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Publisher's Summary

Apocalypse All the Time is post-post-apocalypticism. The apocalypse happens on a weekly (if not daily) basis and Marshall is sick of it. Life is constantly in peril, constantly disrupted, but nothing significant every really happens as a result. It's always handled. Marshall wants out; he wants it all to end. In short, the book explores what about the end times holds such fascination for humanity and what impact such a fascination has on the way we live our lives.
©2017 David S. Atkinson (P)2016 Literary Wanderlust LLC
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Customer Reviews

Most Helpful
5 out of 5 stars
By Ray Johnson on 04-29-18

Orwell meets Adams in an apocalyptic explosion

This is the story of the end of the world, and the end of the world, and the end of the world, and so on, and so on ad inifinatum. OK, so the world really doesn't end. It just goes from one disaster to another, each with the potential to wipe out humanity. Thankfully the Apocalypse Amelioration agency is around to save the day over and over. The protagonist has become fairly inured to the sense of pending doom that hangs over everyone's heads like the sword of Damacles. Funny that isn't an apocalypse unto itself now that I think of it.

Anyway, for him, the end of the world is just another day and he is about as apathetic to the possibility of death as he is to making it to the next day, after all what is he in the cosmic scheme of things? The universe will happily go on without him.

That is, until he meets Bonnie, a retail working who nearly blows his head off when he goes shopping during the Power Outage Apocalypse. Soon , the go out on a date during the Zombie apocalypse (a picnic) and end up living together when the sun is about to explode.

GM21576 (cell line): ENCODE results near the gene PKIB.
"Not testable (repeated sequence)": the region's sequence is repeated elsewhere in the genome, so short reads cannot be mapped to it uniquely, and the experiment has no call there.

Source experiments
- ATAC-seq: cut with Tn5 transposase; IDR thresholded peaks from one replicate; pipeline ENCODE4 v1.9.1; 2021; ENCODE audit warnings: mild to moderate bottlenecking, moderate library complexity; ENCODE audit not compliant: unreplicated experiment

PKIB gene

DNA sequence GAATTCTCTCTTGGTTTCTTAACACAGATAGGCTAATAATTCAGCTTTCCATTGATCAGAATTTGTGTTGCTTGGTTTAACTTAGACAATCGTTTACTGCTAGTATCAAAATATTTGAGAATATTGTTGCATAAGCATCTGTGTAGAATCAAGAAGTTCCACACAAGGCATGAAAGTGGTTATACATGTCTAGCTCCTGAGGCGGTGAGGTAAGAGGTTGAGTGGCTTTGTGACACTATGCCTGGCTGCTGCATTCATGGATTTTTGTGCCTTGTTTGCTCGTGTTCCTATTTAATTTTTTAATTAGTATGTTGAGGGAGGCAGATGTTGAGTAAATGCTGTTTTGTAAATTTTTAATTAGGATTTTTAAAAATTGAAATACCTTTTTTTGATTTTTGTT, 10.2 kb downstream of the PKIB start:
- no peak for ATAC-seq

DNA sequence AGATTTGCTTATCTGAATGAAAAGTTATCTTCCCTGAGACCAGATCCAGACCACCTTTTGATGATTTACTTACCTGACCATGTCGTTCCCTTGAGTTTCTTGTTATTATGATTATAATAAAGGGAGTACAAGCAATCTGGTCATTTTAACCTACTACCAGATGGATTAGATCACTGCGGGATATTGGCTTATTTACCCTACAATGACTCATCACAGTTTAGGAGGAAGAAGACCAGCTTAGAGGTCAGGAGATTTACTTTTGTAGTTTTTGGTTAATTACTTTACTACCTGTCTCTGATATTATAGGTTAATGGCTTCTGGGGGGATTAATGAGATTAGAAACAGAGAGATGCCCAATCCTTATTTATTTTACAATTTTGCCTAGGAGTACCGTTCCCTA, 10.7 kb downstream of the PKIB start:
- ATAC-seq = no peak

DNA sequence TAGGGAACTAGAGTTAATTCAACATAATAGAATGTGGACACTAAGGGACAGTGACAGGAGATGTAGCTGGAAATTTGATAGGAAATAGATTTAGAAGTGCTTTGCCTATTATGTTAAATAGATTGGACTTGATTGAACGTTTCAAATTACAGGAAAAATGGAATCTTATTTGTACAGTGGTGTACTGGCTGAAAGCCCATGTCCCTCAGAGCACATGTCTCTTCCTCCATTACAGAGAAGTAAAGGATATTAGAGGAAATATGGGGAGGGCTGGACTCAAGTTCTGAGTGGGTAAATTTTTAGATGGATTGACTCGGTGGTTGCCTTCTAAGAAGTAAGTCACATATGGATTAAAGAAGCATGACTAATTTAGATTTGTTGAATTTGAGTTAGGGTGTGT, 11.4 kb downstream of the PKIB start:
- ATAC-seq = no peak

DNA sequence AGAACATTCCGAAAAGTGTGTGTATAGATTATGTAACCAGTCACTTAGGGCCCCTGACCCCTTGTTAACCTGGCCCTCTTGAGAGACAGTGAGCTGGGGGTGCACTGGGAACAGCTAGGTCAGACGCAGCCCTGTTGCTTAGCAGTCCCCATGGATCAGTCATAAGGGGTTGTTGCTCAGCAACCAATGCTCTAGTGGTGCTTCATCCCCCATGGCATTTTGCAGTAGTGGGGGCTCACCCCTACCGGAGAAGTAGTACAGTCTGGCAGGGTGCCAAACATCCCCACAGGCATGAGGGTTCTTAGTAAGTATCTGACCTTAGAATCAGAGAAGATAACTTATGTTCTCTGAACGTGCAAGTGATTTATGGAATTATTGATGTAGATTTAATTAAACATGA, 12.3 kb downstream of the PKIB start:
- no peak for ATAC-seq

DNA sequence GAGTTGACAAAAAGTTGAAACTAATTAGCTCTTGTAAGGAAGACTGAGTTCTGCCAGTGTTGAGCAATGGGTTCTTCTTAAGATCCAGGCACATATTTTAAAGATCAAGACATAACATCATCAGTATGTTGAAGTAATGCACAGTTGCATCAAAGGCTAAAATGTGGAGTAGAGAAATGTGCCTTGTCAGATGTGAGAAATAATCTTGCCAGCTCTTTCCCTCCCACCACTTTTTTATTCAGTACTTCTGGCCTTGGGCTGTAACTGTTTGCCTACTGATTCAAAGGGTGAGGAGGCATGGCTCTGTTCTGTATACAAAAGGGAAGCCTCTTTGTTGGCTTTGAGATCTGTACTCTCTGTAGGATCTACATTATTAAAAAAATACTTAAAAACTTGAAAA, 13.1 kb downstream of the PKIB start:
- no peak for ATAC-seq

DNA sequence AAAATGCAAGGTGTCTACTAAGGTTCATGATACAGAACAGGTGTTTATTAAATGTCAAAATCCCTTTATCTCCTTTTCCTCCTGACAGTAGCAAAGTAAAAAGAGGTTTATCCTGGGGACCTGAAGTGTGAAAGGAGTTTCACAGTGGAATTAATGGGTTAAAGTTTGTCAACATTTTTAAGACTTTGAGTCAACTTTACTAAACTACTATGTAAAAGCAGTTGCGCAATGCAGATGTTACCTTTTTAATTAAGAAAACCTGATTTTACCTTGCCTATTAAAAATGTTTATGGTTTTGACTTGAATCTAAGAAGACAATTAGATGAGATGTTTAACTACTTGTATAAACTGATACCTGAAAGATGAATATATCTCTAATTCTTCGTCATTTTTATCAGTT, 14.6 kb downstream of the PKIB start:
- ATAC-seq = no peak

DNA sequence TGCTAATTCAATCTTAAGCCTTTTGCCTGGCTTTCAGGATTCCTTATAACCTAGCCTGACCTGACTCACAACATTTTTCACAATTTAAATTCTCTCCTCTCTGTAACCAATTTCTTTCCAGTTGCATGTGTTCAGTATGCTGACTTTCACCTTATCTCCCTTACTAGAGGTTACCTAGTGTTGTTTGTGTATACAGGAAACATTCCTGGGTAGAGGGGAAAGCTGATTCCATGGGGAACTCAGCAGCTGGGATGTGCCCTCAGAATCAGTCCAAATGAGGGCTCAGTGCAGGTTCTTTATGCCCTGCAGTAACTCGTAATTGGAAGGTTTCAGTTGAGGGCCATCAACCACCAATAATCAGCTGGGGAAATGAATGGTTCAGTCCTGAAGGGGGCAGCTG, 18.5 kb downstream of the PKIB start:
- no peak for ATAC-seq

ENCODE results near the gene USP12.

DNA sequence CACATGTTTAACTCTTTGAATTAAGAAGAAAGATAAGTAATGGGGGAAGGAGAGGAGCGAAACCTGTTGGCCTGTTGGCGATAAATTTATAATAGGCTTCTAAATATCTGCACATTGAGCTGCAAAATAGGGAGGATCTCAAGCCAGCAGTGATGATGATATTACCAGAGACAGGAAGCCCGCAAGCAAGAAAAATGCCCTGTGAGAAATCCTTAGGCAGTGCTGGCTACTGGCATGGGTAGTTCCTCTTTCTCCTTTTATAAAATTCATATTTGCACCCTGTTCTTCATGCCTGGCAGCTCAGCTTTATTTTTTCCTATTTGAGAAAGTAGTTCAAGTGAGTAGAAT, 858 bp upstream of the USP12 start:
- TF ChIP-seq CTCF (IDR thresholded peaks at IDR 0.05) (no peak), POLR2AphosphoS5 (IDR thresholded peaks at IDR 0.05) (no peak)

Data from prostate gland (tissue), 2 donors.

Eventually, Marshall, the MC starts to feel and awaken thanks to Bonnie. They begin to protest and then become activists. And soon the story begins to shift into another direction with a slick twist ending.

Gary Tiedemann narrates smoothly, and does so in a way that reflects the feelings that Marshall is experiencing. He becomes more animated as Marshall begins to waken to life, and you really do get to experience things through his eyes.

This has a The Apocalypse Will Be Televised feel to it, a sort of reflection on the US's nonstop news feed mentality. I kind of see it as how we sort of adapt to our situation at hand, and become desensitized to all the background noise. Marshall is far too comfortable existing in a world that is on the brink of disaster every few days.

Even though I did receive a promo code for this review it in no way influenced my considerations of the material, and in fact, inspired me to be more honest. In fact, getting a code generally makes me harsher as a reviewer as I am more often concerned what someone like Me will decide based on my review.


If this review helped, please press the YES below. Thank you immensely!!!

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2 of 2 people found this review helpful

5 out of 5 stars
By Mary Karowski on 03-20-17

A never ending romp through apocalypse's

Any one of these apocalypses would make for a great sci-fi original grade b movie. All together it's an overwhelming never ending hilarious romp through absurdity after absurdity. The author and narrator deliver big time. The off shoot tales of oscar and Andrew are wonderful interludes. The ending is a wonderful twist and reveal. Highly highly recommend this one. I was voluntarily provided this free review copy audiobook by the author, narrator, or publisher.

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1 of 1 people found this review helpful

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